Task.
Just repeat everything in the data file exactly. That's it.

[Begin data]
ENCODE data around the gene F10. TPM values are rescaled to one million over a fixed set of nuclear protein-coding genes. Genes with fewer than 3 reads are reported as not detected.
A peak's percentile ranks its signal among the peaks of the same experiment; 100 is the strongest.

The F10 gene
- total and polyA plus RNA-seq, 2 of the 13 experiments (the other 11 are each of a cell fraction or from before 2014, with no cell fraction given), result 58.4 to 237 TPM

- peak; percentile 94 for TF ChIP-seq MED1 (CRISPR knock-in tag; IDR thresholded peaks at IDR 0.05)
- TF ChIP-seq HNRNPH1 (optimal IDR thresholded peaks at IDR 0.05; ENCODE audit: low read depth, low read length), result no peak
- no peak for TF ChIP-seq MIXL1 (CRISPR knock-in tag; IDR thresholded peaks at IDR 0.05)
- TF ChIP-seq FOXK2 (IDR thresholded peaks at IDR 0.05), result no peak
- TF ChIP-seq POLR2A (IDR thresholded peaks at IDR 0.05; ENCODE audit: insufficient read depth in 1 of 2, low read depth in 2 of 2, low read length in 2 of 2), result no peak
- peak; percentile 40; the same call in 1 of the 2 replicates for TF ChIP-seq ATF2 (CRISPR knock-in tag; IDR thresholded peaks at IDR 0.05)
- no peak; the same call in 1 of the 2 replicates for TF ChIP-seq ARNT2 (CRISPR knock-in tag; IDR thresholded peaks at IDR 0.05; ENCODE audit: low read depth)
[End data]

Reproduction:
ENCODE data around the gene F10. TPM values are rescaled to one million over a fixed set of nuclear protein-coding genes. Genes with fewer than 3 reads are reported as not detected.
A peak's percentile ranks its signal among the peaks of the same experiment; 100 is the strongest.

The F10 gene
- total and polyA plus RNA-seq, 2 of the 13 experiments (the other 11 are each of a cell fraction or from before 2014, with no cell fraction given), result 58.4 to 237 TPM

- peak; percentile 94 for TF ChIP-seq MED1 (CRISPR knock-in tag; IDR thresholded peaks at IDR 0.05)
- TF ChIP-seq HNRNPH1 (optimal IDR thresholded peaks at IDR 0.05; ENCODE audit: low read depth, low read length), result no peak
- no peak for TF ChIP-seq MIXL1 (CRISPR knock-in tag; IDR thresholded peaks at IDR 0.05)
- TF ChIP-seq FOXK2 (IDR thresholded peaks at IDR 0.05), result no peak
- TF ChIP-seq POLR2A (IDR thresholded peaks at IDR 0.05; ENCODE audit: insufficient read depth in 1 of 2, low read depth in 2 of 2, low read length in 2 of 2), result no peak
- peak; percentile 40; the same call in 1 of the 2 replicates for TF ChIP-seq ATF2 (CRISPR knock-in tag; IDR thresholded peaks at IDR 0.05)
- no peak; the same call in 1 of the 2 replicates for TF ChIP-seq ARNT2 (CRISPR knock-in tag; IDR thresholded peaks at IDR 0.05; ENCODE audit: low read depth)